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PinkMonkey.com Digital Library - PinkMonkey.com-Walden by Henry David Thoreau


have seen today. Thereís nothing like it in old paintings, nothing like
it in foreign lands-unless when we were off the coast of Spain.
Thatís a true Mediterranean sky. I thought, as I have my living to
get, and have not eaten today, that I might go afishing. Thatís the
true industry for poets. It is the only trade I have learned. Come, letís
along.

Hermit. I cannot resist. My brown bread will soon be gone. I will go
with you gladly soon, but I am just concluding a serious meditation.
I think that I am near the end of it. Leave me alone, then, for a while.
But that we may not be delayed, you shall be digging the bait
meanwhile. Angleworms are rarely to be met with in these parts,
where the soil was never fattened with manure; the race is nearly
extinct. The sport of digging the bait is nearly equal to that of
catching the fish, when oneís appetite is not too keen; and this you
may have all to yourself today. I would advise you to set in the spade
down yonder among the groundnuts, where you see the johnswort
waving. I think that I may warrant you one worm to every three sods
you turn up, if you look well in among the roots of the grass, as if
you were weeding. Or, if you choose to go farther, it will not be
unwise, for I have found the increase of fair bait to be very nearly as
the squares of the distances.

Hermit alone. Let me see; where was I? Methinks I was nearly in
this frame of mind; the world lay about at this angle. Shall I go to
heaven or a-fishing? If I should soon bring this meditation to an end,
would another so sweet occasion be likely to offer? I was as near
being resolved into the essence of things as ever I was in my life. I
fear my thoughts will not come back to me. If it would do any good,
I would whistle for them. When they make us an offer, is it wise to
say, We will think of it? My thoughts have left no track, and I cannot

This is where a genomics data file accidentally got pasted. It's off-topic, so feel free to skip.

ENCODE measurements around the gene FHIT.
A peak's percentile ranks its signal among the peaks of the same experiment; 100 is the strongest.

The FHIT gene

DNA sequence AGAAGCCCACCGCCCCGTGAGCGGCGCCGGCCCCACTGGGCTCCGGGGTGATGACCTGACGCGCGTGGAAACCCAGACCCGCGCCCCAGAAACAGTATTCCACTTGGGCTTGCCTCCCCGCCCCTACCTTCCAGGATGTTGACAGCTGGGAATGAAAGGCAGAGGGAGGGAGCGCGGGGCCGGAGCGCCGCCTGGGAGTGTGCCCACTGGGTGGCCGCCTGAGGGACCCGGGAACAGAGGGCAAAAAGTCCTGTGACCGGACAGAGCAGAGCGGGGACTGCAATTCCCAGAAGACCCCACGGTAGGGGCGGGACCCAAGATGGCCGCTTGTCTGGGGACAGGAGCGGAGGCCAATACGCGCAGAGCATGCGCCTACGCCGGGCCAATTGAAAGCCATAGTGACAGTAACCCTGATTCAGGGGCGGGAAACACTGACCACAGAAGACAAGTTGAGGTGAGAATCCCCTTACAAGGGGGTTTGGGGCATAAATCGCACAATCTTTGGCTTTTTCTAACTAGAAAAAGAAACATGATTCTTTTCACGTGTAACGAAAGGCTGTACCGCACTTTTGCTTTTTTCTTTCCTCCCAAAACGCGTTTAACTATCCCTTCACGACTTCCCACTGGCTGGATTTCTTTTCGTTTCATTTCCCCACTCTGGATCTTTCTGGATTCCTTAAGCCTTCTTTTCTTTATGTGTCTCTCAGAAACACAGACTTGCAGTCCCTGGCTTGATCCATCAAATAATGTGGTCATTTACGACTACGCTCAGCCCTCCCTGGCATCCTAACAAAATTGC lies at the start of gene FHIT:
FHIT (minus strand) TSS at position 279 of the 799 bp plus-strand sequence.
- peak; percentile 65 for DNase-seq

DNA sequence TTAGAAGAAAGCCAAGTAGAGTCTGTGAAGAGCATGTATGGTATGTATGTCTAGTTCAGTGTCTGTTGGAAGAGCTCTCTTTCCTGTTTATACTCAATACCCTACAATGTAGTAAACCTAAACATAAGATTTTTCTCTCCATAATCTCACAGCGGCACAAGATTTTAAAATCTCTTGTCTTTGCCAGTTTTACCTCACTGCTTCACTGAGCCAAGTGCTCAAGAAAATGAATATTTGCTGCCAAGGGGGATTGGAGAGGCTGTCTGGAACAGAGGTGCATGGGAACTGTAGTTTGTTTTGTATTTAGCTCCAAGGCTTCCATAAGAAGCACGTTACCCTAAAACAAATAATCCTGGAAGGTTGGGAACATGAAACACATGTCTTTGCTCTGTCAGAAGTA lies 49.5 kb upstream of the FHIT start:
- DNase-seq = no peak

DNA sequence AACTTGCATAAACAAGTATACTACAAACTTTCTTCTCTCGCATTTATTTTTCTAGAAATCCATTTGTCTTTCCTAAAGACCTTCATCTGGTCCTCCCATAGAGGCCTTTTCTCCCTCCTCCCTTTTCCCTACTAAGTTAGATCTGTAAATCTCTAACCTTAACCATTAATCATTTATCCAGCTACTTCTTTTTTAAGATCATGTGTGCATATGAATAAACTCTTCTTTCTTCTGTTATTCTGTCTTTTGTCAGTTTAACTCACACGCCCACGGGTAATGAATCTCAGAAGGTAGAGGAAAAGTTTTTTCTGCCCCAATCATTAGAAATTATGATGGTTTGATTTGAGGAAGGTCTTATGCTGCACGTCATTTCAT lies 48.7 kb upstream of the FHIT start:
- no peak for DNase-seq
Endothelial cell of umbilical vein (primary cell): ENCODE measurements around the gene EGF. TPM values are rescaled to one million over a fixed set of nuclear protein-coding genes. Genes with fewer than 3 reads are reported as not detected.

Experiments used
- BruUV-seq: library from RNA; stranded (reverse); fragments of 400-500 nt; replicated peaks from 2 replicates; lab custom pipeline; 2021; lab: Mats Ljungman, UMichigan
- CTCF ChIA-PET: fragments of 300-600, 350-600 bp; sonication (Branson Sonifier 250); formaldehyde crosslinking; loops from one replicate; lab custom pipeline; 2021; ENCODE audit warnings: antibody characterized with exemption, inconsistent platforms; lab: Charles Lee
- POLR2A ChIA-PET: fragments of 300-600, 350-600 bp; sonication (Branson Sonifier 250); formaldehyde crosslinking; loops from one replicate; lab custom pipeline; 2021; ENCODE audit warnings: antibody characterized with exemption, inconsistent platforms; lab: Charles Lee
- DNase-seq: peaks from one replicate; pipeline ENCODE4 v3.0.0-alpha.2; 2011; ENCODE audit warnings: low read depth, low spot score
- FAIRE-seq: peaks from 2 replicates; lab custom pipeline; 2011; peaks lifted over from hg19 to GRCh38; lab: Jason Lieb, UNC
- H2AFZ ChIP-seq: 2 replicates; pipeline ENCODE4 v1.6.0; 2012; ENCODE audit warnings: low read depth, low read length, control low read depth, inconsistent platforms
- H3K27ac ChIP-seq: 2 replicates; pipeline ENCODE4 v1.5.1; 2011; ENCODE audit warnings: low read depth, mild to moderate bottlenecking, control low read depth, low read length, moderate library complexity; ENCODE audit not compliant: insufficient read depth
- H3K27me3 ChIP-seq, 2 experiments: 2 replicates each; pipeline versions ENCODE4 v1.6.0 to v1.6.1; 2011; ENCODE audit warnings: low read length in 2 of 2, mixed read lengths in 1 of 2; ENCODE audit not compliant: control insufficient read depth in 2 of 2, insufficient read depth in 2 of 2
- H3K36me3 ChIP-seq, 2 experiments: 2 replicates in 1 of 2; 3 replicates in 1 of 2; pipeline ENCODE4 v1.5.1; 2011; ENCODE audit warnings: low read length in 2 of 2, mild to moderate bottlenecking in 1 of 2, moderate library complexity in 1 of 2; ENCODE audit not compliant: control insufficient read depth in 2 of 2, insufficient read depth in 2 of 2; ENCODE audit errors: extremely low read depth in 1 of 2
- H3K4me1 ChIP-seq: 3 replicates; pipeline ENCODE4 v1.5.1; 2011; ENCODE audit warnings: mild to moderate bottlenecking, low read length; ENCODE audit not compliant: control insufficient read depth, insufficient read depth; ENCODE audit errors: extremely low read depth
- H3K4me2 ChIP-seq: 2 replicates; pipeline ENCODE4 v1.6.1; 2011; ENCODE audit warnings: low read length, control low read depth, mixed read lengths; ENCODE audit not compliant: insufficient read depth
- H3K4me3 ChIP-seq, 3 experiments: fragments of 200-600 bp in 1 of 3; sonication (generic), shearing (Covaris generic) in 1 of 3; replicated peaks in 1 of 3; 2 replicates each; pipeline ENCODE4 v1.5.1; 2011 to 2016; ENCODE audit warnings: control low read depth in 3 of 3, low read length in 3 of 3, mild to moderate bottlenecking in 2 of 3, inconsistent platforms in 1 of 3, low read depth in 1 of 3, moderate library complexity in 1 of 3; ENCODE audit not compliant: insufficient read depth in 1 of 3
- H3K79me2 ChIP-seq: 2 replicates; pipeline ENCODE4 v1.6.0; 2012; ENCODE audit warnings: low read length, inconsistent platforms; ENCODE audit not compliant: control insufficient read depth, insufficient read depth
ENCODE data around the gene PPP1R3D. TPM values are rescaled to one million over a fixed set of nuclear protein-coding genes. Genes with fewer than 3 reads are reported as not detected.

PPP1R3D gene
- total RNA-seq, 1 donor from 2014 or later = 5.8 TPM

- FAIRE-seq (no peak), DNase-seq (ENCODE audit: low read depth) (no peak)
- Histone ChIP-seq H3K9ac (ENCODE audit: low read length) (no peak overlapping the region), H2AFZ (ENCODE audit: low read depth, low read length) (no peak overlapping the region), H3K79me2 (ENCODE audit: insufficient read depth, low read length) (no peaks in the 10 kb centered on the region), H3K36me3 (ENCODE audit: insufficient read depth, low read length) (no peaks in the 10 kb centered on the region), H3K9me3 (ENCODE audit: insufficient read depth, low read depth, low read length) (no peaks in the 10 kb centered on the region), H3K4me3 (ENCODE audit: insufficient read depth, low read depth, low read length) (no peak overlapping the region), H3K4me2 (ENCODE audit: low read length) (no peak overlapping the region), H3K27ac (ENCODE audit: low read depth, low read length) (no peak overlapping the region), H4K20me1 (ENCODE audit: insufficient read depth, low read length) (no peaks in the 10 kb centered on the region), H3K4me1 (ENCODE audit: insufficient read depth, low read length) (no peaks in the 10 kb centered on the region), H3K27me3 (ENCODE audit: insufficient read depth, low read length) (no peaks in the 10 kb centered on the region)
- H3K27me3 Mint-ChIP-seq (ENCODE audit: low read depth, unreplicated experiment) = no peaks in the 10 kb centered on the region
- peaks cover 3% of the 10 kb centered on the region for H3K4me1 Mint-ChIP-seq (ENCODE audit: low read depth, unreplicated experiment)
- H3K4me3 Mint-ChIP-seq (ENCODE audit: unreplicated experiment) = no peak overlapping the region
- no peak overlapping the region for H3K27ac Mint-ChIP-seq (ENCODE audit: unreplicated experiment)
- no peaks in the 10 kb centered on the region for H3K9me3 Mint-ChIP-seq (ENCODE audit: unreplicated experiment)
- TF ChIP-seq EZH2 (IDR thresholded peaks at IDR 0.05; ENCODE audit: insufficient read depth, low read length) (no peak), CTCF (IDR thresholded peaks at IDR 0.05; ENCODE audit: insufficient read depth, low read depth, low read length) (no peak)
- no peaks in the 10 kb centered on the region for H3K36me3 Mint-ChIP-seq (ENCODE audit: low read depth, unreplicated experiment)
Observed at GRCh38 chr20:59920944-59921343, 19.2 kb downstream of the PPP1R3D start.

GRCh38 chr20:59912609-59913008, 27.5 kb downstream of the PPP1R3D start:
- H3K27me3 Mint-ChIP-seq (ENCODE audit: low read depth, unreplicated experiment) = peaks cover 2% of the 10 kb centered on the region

find the path again. What was it that I was thinking of? It was a very
hazy day. I will just try these three sentences of Confut-see; they
may fetch that state about again. I know not whether it was the
dumps or a budding ecstasy. Mem. There never is but one
opportunity of a kind.

Poet. How now, Hermit, is it too soon? I have got just thirteen whole
ones, beside several which are imperfect or undersized; but they will
do for the smaller fry; they do not cover up the hook so much. Those
village worms are quite too large; a shiner may make a meal off one
without finding the skewer.

Hermit. Well, then, letís be off. Shall we to the Concord? Thereís
good sport there if the water be not too high.

Why do precisely these objects which we behold make a world?
Why has man just these species of animals for his neighbors; as if
nothing but a mouse could have filled this crevice? I suspect that
Pilpay & Co. have put animals to their best use, for they are all
beasts of burden, in a sense, made to carry some portion of our
thoughts.

The mice which haunted my house were not the common ones,
which are said to have been introduced into the country, but a wild
native kind not found in the village. I sent one to a distinguished
naturalist, and it interested him much. When I was building, one of
these had its nest underneath the house, and before I had laid the
second floor, and swept out the shavings, would come out regularly
at lunch time and pick up the crumbs at my feet. It probably had
never seen a man before; and it soon became quite familiar, and
would run over my shoes and up my clothes. It could readily ascend
the sides of the room by short impulses, like a squirrel, which it
resembled in its motions. At length, as I leaned with my elbow on
the bench one day, it ran up my clothes, and along my sleeve, and
round and round the paper which held my dinner, while I kept the
latter close, and dodged and played at bopeep with it; and when at
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PinkMonkey.com Digital Library - PinkMonkey.com-Walden by Henry David Thoreau



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